The final thread of this book is the one that left me confused.  If you took a tour of a country, hitting all of the museums and landmarks, hearing all of the historical stories and legends, and then wanted to write a travel guide disguised as a children’s novel, you might have written Hans Brinker.  A group of boys – and oddly, this group did not include Hans – decided to take an adventure: over a couple of days, they skated forty miles from their hometown of Broek to the capitol city of Holland, The Hague.  The entire expedition is narrated; some of their more exciting experiences included the losing and regaining of all of their money, riding in an ice-boat, and catching a would-be robber.  Along the way, they see many major landmarks in Holland and swap stories of Holland’s past heroes (apparently, this book is the source of the legend of the boy who saved the country by stopping a leak in a dike with his finger for an entire night).  The odd thing is that the titular character, Hans, is not a presence for fully half of the book.  Readers get to know the “captain” of this expedition, Peter van Holp, better than Hans himself.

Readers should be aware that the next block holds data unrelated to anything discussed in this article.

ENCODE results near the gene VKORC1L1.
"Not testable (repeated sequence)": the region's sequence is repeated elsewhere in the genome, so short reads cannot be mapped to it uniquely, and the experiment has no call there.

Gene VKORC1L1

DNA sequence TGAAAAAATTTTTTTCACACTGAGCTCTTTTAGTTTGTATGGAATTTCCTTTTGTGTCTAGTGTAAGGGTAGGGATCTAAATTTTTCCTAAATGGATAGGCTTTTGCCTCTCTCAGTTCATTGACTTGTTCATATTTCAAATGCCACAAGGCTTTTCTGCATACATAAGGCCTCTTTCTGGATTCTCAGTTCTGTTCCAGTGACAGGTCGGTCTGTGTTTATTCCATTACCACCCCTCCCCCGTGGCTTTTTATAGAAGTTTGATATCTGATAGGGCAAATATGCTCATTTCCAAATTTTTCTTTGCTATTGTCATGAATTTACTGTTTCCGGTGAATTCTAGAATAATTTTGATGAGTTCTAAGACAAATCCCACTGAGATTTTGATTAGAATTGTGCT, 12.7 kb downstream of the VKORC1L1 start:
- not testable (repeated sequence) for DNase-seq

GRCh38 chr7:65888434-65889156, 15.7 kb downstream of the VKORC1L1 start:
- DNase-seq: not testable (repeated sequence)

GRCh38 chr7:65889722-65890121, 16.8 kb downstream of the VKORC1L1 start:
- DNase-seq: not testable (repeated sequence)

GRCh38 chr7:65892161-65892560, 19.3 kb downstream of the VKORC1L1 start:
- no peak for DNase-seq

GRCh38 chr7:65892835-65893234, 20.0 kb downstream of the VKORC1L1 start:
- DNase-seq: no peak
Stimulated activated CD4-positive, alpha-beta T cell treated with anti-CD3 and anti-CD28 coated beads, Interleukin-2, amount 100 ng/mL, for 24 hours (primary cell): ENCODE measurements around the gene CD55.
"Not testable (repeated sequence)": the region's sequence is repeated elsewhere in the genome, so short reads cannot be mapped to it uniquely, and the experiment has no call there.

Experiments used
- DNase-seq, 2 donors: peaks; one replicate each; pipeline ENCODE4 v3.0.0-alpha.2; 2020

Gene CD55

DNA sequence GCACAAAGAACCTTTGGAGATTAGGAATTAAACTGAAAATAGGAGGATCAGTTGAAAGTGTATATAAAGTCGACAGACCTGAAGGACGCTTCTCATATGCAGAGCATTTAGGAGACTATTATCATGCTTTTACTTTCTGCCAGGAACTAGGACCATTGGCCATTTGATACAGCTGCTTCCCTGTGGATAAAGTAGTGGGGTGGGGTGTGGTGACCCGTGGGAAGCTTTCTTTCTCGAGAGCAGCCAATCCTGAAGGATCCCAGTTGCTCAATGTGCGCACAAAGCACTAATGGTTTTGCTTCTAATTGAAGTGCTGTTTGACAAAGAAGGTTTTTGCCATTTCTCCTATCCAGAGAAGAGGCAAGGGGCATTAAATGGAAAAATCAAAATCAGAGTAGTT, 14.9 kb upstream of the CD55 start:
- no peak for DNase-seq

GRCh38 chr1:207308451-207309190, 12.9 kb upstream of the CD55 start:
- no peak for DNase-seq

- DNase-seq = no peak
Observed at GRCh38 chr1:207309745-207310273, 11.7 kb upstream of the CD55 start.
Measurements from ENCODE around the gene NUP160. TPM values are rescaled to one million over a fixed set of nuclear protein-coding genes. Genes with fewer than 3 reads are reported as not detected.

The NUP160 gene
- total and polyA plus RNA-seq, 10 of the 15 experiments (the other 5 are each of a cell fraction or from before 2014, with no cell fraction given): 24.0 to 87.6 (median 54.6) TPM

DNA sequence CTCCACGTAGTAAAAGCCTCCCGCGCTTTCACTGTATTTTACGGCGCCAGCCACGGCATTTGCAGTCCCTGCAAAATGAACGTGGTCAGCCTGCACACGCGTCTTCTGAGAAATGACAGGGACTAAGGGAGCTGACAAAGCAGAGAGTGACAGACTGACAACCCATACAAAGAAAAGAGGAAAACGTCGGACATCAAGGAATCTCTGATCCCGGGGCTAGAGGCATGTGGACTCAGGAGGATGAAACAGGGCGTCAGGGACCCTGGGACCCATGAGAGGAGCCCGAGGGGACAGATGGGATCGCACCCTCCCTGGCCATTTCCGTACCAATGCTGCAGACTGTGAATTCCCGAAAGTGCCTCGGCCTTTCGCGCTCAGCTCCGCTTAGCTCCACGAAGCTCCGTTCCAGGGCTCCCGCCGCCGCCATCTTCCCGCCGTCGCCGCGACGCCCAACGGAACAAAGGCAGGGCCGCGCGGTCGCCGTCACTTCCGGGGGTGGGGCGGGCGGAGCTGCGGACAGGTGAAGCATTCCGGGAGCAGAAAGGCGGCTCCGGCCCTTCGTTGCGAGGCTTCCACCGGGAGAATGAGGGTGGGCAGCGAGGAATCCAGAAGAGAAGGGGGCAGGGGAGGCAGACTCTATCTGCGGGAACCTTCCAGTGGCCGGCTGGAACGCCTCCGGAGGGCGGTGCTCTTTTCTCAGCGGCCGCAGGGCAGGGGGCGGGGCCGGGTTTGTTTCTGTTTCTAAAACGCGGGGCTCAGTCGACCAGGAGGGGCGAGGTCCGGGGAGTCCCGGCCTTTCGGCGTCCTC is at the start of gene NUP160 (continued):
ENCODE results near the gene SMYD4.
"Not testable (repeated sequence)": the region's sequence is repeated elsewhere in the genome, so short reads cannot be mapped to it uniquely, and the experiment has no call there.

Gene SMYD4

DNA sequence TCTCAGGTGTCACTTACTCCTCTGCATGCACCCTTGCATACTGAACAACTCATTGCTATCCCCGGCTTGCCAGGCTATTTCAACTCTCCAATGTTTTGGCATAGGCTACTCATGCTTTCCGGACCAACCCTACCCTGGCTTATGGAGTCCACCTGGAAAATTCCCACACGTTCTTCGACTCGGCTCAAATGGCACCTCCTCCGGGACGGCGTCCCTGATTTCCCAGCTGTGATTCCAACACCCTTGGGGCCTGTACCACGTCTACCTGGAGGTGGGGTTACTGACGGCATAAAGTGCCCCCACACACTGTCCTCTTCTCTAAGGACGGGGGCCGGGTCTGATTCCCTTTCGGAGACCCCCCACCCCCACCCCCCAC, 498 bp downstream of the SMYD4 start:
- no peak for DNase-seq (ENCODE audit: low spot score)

The strange pacing combined with this very lengthy inserted adventure in which neither Hans nor Gretel participated made for a frustrating read, but I do have to confess that I learned a lot about Holland (or, what an American author thought about Holland – who knows how much of this book is accurate?).  I’m glad I read it, since this children’s book is a part of our collective cultural canon, but I don’t think I’ll ever return to it.  Has anyone else read Hans Brinker, or The Silver Skates?  What did you think of it?  Any idea how many of the facts and legends are true?